1. “Buffett gave unsigned checks for $10,000 to his children, promising to sign them if he was over target weight by a certain date. Many people use commitment devices to try to keep their weight down, but Buffett’s idea had a big flaw: his children, spotting a rare opportunity to get money from the notoriously frugal billionaire, resorted to sabotage. Doughnuts, pizza, and fried food mysteriously appeared whenever Buffett was home. In the end the incentives worked: even with his children’s sabotage, the Oracle kept his weight down, and his checks went unsigned. But had he been purely rational, no commitment device would have been needed.” Nudging.

It is possible to use a bias that is dysfunctional for positive purposes as Buffett has done here. Most certainly. Charlie Munger has said:  “The system of Alcoholics Anonymous: a 50% no-drinking rate outcome when everything else fails? It’s a very clever system that uses four or five psychological systems at once toward, I might say, a very good end.”  Richard Thaler tells this story to talk about why people need help:

I was having a dinner party for fellow economics grad students. Before dinner I served some cashew nuts along with cocktails, and everyone kept eating them. Soon their appetites were in danger, not to mention their waistlines. I grabbed the bowl and hid it in the kitchen. People were (a) happy, and (b) they realized their reaction conflicted with traditional economic theory. Econs are better off with more choices. We humans actually need help controlling our impulses—nudges.

  1. “Our irrational behaviors are neither random nor senseless- they are systematic and predictable. We all make the same types of mistakes over and over.” “One of the most underused interfaces in human decision-making is the calendar. If you think about it, the calendar does many, many things wrong. But one of the interesting things about the calendar is that when you have something there that is set there’s a good chance that you will actually go ahead and do it.”  “I want to know if we can start building ways of preventing risks. Can reminders really help people? We all know that you get a lower price on auto insurance if insurers think you are less likely to speed. What if we started sending reminders to people about speed or remind them of some of the long-term consequences that could result from speeding?”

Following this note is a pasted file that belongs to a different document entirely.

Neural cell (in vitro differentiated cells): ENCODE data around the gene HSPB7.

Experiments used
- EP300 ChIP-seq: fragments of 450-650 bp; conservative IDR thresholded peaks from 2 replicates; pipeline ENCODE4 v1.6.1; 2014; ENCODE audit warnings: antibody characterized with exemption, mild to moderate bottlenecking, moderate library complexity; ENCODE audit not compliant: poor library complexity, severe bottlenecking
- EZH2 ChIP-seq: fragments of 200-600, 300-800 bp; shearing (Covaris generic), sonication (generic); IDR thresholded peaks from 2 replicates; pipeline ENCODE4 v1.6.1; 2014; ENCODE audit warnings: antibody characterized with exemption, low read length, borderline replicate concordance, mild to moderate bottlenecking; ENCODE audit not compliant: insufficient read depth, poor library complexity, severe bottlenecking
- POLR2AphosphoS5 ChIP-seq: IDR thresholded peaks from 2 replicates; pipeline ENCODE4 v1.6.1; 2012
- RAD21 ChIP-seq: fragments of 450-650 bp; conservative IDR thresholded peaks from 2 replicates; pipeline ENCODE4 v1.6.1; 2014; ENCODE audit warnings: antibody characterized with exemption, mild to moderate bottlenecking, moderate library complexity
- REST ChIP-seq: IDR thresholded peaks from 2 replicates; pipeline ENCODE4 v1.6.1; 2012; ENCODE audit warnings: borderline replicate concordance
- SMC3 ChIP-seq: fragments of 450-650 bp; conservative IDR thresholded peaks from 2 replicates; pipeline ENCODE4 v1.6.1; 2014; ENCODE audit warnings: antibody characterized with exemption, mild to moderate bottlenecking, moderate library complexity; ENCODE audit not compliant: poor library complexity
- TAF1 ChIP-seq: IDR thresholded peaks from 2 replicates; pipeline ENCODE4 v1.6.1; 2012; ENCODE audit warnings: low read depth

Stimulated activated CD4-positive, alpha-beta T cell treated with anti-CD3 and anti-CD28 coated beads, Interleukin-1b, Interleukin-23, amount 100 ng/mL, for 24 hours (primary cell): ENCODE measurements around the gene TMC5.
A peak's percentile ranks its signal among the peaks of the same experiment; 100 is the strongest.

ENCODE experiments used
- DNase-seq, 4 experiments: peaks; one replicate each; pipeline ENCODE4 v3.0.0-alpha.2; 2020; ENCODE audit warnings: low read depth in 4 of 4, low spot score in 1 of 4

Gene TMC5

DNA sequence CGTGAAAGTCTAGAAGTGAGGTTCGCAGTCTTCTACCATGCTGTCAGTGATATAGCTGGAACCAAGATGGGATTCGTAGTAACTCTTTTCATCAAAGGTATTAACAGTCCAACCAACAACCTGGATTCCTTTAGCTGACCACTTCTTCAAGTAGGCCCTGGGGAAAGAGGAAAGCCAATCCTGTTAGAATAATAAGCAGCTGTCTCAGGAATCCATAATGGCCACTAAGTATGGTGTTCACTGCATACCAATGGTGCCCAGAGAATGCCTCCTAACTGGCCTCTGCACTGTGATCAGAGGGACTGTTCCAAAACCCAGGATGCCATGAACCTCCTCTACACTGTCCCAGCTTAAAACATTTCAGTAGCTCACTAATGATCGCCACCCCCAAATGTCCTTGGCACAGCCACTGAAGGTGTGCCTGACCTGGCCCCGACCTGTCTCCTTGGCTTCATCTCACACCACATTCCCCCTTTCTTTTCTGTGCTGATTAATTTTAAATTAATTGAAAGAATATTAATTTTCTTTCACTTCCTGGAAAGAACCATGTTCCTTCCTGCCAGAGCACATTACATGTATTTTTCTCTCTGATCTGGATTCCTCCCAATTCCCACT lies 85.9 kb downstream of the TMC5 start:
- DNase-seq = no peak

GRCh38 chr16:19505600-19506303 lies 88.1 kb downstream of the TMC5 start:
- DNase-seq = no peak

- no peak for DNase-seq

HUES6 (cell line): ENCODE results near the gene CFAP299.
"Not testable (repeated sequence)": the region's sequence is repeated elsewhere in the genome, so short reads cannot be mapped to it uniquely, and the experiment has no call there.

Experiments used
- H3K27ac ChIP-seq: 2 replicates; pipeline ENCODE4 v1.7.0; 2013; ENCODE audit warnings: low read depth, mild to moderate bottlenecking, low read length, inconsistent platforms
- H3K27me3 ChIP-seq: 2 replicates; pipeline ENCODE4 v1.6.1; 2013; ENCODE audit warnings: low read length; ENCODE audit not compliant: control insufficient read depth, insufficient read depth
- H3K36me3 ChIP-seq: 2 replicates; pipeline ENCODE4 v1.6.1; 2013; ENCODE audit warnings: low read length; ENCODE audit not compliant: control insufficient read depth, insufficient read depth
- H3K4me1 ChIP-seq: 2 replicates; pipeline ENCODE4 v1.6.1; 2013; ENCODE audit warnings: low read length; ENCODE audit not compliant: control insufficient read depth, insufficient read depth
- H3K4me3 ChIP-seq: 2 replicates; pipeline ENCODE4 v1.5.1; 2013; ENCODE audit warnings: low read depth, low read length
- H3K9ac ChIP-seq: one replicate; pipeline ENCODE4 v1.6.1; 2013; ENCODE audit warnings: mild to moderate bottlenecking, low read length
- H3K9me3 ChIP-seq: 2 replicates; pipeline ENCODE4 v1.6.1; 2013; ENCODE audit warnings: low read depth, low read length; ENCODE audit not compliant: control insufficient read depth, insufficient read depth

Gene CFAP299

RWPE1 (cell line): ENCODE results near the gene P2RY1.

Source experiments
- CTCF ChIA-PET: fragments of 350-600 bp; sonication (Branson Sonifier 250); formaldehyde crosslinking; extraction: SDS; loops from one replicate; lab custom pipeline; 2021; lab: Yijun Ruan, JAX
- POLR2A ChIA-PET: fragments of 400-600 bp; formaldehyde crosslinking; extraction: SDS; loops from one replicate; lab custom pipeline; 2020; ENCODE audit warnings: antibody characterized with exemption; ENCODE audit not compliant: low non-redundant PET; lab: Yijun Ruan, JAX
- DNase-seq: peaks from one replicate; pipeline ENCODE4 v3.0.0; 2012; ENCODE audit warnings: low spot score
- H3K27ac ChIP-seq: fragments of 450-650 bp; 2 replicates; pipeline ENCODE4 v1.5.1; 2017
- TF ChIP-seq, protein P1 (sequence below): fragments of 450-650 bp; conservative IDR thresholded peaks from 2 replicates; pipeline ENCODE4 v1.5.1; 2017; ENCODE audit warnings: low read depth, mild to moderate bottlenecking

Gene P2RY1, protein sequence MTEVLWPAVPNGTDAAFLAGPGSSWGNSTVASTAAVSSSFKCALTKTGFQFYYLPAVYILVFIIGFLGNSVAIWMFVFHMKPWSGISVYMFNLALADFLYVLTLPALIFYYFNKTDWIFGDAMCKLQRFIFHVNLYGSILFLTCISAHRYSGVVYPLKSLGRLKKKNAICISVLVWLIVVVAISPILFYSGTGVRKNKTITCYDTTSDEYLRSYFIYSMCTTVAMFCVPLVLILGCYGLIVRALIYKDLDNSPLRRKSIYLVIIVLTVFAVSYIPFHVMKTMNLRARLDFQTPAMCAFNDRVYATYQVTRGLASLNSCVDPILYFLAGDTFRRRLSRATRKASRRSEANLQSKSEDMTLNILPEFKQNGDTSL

Another example of a dysfunctional bias involves what a  New York Tines reviewer of Predictably Irrational pointed out that: “People aren’t just loss-averse; they are also effort-averse.” They also have status quo bias. Some countries have an opt-in system for organ donation. The direction they give is: “Please check this box if you would like to participate in the organ donation program.” Other countries have an opt-out system. This result of this choice architecture is striking.


That brings this post bask to the first point above. Airley says that if you ask people why they made their organ donation choice the inevitably come up with a story that somehow justifies their decision regardless of whether it is yes or no.


Not released yet:– Dollars and Sense: How We Misthink Money and How to Spend Smarter November 7, 2017 https://www.amazon.com/Dollars-Sense-Misthink-Money-Smarter/dp/006265120X/ref=sr_1_7?ie=UTF8&qid=1503168432&sr=8-7&keywords=dan+ariely

Dan_Ariely, The Honest Truth About Dishonesty: How We Lie to Everyone–Especially Ourselves

Dan_Ariely, Payoff: The Hidden Logic That Shapes Our Motivations https://www.amazon.com/Payoff-Hidden-Logic-Shapes-Motivations/dp/1501120042/ref=sr_1_3?ie=UTF8&qid=1503168432&sr=8-3&keywords=dan+ariely











Buffett and his attempts at self-control





A Dozen Attributes of a Scalable Business

“A startup is a company designed to grow fast. Being newly founded does not in itself make a company a startup. Nor is it necessary for a startup to work on technology, or take venture funding, or have some sort of ‘exit.’ The only essential thing is growth. Everything else we associate with startups follows from growth. To grow rapidly, you need to make something you can sell to a big market. That’s the difference between Google and a barbershop. A barbershop doesn’t scale.”  Paul Graham